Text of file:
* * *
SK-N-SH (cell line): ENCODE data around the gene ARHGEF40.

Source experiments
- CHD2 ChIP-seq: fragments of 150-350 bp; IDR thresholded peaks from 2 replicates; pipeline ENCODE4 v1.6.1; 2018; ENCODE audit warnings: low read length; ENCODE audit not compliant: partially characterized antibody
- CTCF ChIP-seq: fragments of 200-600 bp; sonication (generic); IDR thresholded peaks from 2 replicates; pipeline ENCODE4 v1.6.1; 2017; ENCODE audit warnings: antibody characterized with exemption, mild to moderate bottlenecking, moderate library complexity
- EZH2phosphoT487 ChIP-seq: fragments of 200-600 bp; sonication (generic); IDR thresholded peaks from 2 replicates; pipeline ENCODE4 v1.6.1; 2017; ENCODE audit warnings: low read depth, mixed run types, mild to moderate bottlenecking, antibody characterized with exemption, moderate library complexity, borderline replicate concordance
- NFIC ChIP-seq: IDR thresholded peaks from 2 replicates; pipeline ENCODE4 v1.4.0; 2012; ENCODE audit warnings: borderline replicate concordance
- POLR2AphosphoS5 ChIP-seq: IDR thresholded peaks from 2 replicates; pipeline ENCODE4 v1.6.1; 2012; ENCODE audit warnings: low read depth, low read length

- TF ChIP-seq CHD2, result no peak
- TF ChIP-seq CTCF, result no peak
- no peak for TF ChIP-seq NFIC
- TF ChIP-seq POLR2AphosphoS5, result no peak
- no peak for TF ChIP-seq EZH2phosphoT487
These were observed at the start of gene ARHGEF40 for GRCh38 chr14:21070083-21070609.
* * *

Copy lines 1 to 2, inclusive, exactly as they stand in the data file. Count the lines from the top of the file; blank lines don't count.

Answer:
SK-N-SH (cell line): ENCODE data around the gene ARHGEF40.

Source experiments